Updated: 4 days ago
This mini lesson introduces the need for organizational learning in order to scale up cycling, and puts forward an agile way of working as part of a solution, referencing the Alexanderplein project in Amsterdam as a successful case. Parts of this lesson are adapted from an open-access academic paper, accessible here.
Demand is growing for cycling to address accessibility, public health, and sustainability challenges, and the COVID‐19 epidemic has thrust the practice further into the spotlight. More people are cycling, and cities have had to respond and create safe places for people to ride. However, for many planning organizations, this rapid scaling‐up of cycling is like stepping into new waters. Internal capacity needs to be developed for it.
These organizations arguably need local learning and experimentation to develop this internal capacity, and quickly. A "copy-paste" approach, drawing from what works in other cities, or in "best practices", is relatively simple and will likely play a role. If organizations rely on this without understanding the underlying reasons for what makes a pleasant cycling environment though, they will limit their effectiveness. Some small design details out of context may be the result in the short-term, but in the mid- to longer-term, the thinking is what will be constraining. This is where iterative, collaborative ("agile") working may be a solution.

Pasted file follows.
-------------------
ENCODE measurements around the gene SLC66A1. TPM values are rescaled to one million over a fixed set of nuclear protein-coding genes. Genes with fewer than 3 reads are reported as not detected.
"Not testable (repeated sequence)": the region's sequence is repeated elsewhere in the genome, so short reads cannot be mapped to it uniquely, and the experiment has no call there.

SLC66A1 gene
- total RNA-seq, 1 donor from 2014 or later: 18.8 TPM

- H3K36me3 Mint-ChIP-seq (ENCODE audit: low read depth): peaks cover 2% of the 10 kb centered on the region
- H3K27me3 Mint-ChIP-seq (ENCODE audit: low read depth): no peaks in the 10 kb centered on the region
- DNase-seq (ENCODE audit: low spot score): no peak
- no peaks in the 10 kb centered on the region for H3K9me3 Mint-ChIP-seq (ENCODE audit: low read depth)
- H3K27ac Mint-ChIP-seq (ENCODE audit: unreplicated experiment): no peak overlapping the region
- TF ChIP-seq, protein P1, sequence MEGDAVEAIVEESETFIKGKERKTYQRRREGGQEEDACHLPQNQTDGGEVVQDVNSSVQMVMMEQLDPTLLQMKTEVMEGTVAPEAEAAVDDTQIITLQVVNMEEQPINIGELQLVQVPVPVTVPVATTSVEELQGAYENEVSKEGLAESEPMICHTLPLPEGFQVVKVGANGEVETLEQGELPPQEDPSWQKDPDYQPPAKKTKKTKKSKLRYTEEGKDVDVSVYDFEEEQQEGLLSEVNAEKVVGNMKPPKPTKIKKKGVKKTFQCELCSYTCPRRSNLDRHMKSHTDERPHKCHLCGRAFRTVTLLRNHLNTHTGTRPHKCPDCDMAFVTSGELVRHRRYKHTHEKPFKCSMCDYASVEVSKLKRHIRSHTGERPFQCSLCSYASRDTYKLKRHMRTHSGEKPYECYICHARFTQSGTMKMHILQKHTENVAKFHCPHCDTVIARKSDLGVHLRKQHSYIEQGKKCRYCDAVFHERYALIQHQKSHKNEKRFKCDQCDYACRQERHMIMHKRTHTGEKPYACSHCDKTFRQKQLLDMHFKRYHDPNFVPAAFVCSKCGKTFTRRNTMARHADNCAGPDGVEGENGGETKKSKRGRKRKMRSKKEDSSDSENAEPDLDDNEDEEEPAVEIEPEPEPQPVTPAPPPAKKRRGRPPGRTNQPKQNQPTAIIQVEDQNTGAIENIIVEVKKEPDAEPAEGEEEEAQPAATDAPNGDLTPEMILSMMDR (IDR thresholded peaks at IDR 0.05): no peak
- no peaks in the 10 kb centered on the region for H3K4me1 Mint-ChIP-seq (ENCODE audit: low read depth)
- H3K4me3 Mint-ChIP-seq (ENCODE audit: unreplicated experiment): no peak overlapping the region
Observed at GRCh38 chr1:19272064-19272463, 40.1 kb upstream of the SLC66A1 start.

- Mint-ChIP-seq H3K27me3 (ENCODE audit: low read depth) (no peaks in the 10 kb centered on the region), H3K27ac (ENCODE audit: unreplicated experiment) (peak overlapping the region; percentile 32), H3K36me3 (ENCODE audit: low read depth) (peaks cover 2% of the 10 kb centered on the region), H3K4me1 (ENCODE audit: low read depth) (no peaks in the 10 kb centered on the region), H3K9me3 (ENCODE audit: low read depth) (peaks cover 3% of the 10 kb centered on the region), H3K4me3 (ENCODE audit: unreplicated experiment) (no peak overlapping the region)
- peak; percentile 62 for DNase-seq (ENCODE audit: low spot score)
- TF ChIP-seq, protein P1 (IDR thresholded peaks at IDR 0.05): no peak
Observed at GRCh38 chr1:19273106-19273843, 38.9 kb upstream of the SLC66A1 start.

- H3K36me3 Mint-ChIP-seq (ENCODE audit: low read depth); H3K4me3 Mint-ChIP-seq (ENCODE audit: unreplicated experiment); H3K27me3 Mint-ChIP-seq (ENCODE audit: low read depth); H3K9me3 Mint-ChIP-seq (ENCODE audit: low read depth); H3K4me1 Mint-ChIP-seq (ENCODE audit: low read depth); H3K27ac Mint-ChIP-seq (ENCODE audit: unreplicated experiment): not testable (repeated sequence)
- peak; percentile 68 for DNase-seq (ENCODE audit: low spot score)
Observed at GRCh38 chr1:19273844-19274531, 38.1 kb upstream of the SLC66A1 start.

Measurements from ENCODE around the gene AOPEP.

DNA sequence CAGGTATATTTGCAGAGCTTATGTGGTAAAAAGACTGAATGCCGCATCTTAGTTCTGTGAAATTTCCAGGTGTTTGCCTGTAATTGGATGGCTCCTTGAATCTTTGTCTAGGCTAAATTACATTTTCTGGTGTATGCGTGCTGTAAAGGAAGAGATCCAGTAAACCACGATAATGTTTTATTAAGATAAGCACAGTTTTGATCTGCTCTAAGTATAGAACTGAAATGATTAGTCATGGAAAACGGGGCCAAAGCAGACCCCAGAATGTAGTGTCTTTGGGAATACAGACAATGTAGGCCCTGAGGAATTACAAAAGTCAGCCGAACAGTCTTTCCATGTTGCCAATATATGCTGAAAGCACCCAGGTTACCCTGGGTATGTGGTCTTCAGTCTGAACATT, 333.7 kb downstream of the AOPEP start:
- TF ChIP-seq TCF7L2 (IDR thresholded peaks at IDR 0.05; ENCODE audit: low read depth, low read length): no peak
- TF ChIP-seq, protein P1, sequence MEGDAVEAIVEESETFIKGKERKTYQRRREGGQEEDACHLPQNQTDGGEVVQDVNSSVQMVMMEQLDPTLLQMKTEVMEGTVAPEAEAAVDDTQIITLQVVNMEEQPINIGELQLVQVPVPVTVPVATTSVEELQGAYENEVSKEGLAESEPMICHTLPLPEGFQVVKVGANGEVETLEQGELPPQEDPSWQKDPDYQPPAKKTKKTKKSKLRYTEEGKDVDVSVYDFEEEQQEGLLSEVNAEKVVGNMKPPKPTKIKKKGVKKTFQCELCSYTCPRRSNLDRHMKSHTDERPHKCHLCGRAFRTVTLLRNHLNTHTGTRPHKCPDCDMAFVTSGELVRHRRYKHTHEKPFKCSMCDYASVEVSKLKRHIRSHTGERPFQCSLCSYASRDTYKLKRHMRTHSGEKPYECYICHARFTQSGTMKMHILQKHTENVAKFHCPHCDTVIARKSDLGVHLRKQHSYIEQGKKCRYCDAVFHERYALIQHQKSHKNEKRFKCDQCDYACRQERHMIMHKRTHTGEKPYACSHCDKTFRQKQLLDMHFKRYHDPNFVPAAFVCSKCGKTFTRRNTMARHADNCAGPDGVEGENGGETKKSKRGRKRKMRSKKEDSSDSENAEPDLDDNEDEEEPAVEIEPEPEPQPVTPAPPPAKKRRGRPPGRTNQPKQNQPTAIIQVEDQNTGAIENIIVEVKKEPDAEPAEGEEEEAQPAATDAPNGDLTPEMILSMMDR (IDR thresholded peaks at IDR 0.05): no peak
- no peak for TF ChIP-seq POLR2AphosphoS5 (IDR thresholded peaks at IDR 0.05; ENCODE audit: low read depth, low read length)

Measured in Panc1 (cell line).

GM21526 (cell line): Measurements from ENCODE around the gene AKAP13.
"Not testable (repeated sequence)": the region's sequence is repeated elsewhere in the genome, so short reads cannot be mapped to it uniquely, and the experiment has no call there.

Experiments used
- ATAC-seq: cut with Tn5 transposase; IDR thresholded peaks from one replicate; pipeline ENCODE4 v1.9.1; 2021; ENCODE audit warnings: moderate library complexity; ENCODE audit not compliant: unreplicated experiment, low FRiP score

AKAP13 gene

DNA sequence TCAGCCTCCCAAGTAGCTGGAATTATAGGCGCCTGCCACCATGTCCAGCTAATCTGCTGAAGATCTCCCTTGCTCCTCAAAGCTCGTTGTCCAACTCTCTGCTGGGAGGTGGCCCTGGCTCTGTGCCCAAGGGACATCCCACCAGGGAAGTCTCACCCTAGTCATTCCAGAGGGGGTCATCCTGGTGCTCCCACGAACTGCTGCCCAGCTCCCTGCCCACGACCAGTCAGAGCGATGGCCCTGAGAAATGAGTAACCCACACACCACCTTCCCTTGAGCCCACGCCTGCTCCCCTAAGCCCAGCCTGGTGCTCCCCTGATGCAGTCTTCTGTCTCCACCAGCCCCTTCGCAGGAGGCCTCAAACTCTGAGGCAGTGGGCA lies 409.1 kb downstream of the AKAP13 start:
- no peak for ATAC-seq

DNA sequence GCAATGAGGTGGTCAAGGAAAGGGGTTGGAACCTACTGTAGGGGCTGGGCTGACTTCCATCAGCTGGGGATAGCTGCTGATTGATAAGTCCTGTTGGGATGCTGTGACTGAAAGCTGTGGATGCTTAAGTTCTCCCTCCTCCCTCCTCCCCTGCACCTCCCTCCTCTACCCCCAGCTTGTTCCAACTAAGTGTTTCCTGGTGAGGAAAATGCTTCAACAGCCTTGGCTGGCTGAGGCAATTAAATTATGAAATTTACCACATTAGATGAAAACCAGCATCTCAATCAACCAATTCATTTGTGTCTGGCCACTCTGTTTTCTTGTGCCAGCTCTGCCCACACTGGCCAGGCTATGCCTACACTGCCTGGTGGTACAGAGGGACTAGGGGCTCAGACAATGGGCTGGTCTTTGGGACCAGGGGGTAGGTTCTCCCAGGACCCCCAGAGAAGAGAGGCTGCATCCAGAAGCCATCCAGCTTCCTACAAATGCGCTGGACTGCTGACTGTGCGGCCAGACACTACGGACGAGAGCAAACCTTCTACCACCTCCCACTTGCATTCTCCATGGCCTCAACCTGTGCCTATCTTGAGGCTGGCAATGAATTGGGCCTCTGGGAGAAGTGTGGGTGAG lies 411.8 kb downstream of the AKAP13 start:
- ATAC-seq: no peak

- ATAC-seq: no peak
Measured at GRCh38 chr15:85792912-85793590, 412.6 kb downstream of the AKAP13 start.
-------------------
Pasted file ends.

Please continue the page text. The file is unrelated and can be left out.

The 2016 project at the Alexanderplein intersection in Amsterdam- where traffic lights were removed, delays were reduced, and interaction became more pleasant- is an example of organizational learning for "new" knowledge, even in one of the world's most well-known cycling cities. The municipality gained a new perspective on how people cycling move and interact, and is since implementing their learnings in other parts of the city.
This is a reminder that if we only “copy-paste”, not only do we miss out on organizational learning, but we limit ourselves to what is already known. Experimenting, reflecting, and iterating can be an avenue to open new doors and knowledge.
Interested in the details about how the Alexanderplein project happened, and what role things such as collaboration, pilots, and analysis played in it? Read the full paper:
Hahn, T., & te Brömmelstroet, M. (2021). Collaboration, experimentation, continuous improvement: Exploring an iterative way of working in the Municipality of Amsterdam’s Bicycle Program. Transportation Research Interdisciplinary Perspectives, 9. https://doi.org/10.1016/j.trip.2020.100289
Image: Hahn and Te Brömmelstroet (2021, p. 6)